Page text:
Research title: ‘Scottish Women Etchers of the Etching Revival, 1880-1930’
Jenny MacLeod is a doctoral researcher undertaking an AHRC and SGSAH funded project exploring Scottish women printmakers between 1850 and 1950. Her research will examine women’s participation as printmakers in Scotland and the system of artistic training available to them, looking beyond traditional training to include apprenticeships, workshops and private/family instruction.
Despite Scotland’s strong printmaking heritage, current research on printmaking during the Etching Revival is fragmented and overwhelmingly concentrates on America, France and England. Moreover, within the existing literature there is a distinct lack of focus on women’s contribution to the art at a time when an increasing number of women were training and practising as artists.
Jenny will examine the environments that produced outstanding etchers such as James McBey, David Young Cameron, and Muirhead Bone, and compare these artists’ experiences with those of their female counterparts. Her areas of focus will include an examination of the prominent Scottish printmakers and their socio-economic backgrounds, the genres/subject matters printmakers worked in and how far these can be associated with their gender, whilst also looking at how women’s work was marketed, collected and received compared to their male counterparts.
By addressing the experiences of both genders across social classes, this thesis seeks to establish a more inclusive history of the art and definitive account of etching as an original art form, specifically in the Scottish context.
Scottish women artists/makers/designers
History of Printmaking
Scottish 19th and 20th century art
Scottish art market and collecting practices
Scottish folklore & representations in visual art
Scottish Women in the Arts Research Network (SWARN)
Engagement Funding, Scottish Graduate School for the Arts & Humanities, January 2024
Research Training Support Grant, College of the Arts, University of Glasgow, July 2023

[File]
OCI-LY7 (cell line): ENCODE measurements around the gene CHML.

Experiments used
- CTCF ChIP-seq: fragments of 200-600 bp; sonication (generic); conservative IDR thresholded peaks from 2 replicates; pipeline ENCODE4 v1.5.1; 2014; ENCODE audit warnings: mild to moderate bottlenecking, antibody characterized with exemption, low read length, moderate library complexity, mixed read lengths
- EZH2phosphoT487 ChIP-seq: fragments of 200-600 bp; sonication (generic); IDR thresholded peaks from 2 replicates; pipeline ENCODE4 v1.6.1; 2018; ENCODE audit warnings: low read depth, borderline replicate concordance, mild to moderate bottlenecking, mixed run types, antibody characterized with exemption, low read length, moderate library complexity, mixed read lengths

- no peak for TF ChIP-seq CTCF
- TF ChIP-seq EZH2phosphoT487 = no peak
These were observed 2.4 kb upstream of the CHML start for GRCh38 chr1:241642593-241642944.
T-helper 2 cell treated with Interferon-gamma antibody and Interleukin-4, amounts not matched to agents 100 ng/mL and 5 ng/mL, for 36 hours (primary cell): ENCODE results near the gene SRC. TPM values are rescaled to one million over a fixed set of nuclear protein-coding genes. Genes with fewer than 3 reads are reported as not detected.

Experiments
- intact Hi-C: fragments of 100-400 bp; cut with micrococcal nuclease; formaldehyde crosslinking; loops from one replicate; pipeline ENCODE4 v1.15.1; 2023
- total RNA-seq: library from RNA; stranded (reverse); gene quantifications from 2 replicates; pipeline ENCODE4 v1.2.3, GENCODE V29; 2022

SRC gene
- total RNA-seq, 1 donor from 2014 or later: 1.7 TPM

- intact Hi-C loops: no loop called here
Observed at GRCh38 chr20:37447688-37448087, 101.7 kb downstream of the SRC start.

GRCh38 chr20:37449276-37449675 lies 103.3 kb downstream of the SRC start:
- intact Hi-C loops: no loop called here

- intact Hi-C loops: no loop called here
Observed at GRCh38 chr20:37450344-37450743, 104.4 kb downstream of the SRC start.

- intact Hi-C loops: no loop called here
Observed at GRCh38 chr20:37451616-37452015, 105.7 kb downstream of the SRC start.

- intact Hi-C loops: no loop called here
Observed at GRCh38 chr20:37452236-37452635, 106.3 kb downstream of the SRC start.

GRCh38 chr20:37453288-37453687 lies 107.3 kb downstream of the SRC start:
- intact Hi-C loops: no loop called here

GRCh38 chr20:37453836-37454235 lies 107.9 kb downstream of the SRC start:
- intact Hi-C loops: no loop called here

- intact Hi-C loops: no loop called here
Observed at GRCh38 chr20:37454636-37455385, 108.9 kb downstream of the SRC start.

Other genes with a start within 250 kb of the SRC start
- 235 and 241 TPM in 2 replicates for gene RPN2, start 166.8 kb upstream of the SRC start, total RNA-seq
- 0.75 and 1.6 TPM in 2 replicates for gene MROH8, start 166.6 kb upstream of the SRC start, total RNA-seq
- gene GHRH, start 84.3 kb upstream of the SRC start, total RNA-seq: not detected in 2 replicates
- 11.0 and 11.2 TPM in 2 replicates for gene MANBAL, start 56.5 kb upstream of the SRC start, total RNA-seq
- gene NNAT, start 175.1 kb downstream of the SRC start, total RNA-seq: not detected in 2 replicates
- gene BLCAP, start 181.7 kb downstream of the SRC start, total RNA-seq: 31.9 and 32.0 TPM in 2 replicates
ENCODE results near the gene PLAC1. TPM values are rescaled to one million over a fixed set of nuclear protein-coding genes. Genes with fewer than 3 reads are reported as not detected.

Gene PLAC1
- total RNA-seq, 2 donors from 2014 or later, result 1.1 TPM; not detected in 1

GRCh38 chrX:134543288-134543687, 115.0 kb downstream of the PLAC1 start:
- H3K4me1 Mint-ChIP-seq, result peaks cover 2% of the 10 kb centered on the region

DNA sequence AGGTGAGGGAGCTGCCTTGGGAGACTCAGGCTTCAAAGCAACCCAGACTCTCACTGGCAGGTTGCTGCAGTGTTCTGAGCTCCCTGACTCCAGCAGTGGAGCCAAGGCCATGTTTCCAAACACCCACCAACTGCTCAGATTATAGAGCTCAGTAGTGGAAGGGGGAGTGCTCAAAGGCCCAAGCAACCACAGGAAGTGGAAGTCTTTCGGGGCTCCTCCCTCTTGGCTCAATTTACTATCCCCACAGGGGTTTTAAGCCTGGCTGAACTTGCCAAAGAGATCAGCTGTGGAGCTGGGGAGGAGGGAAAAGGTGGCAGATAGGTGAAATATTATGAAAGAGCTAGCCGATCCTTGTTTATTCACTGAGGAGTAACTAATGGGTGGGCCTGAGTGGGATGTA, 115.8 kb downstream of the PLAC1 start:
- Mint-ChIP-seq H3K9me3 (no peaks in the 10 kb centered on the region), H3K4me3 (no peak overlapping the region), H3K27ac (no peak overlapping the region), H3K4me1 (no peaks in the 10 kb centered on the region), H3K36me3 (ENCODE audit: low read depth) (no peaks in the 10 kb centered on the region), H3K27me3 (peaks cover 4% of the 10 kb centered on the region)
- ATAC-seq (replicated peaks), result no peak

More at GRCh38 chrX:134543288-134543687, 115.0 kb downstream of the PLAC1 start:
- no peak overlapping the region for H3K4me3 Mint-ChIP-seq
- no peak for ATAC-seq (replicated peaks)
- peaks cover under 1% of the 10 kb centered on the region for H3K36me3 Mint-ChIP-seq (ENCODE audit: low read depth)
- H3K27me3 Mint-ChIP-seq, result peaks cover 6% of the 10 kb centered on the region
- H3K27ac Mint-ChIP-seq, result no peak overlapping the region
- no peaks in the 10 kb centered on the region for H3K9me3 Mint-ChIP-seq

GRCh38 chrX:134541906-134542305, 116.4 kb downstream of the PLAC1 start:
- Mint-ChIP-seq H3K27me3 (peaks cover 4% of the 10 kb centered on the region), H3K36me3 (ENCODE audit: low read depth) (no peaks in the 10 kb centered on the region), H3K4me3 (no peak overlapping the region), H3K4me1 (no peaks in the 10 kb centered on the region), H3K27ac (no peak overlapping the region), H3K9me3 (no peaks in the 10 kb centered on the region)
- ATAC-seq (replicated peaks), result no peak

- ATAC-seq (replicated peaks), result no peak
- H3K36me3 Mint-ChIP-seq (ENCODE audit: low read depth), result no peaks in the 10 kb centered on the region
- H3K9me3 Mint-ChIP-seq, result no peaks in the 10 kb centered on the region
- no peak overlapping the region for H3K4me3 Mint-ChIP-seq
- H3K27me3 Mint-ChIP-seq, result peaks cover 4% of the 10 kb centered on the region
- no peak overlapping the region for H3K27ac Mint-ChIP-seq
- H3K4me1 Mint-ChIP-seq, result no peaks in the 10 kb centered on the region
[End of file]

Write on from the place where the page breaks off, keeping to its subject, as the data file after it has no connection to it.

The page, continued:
Cohort Development Fund, Scottish Graduate School for the Arts & Humanities, 'Folklore in the Landscape Workshop & Exhibition', October 2022.
SGSAH AHRC Doctoral Training Partnership Scholarship, Full Award (2020-2025)
'Katherine Cameron's Depictions of Scottish Plante Lore: A Gendered Navigation of the British Print Market, 1900-1930', Women and the Natural Environment Webinar, Scottish Women in the Arts Research Network, Scottish Society for Art History and the British Art Network's Land Research Group, (2023)
'Flora Celtica: Katherine Cameron, Scottish Plant Lore, and the Etching Revival', Scottish Women in the Arts Research Network Spring Workshop, Aberdeen Art Gallery, Aberdeen (2022)
'Expressing the Artistic Soul: Artistic Dress in Dundee, 1880-1910', Association of Dress Historians New Research in Dress History Conference, National Museum of Scotland, Edinburgh (2022)
"Renoir at McTear's", Interview with Kaye Adams, Lunchtime Live, BBC Radio Scotland, 11th March, 2020.
Folklore in the Landscape Workshop & Exhibition - A series of two half-day hybrid workshops, aimed at doctoral researchers registered at SGSAH HEIs working in areas of Celtic studies, digital humanities, visual arts, and cultural/museum studies. Through a conference-style online workshop, a monoprinting workshop & exhibition at Glasgow School of Art we explored intangible relationships between people and Scotland’s landscape. Funded by SGSAH Cohort Development Fund - October - December 2022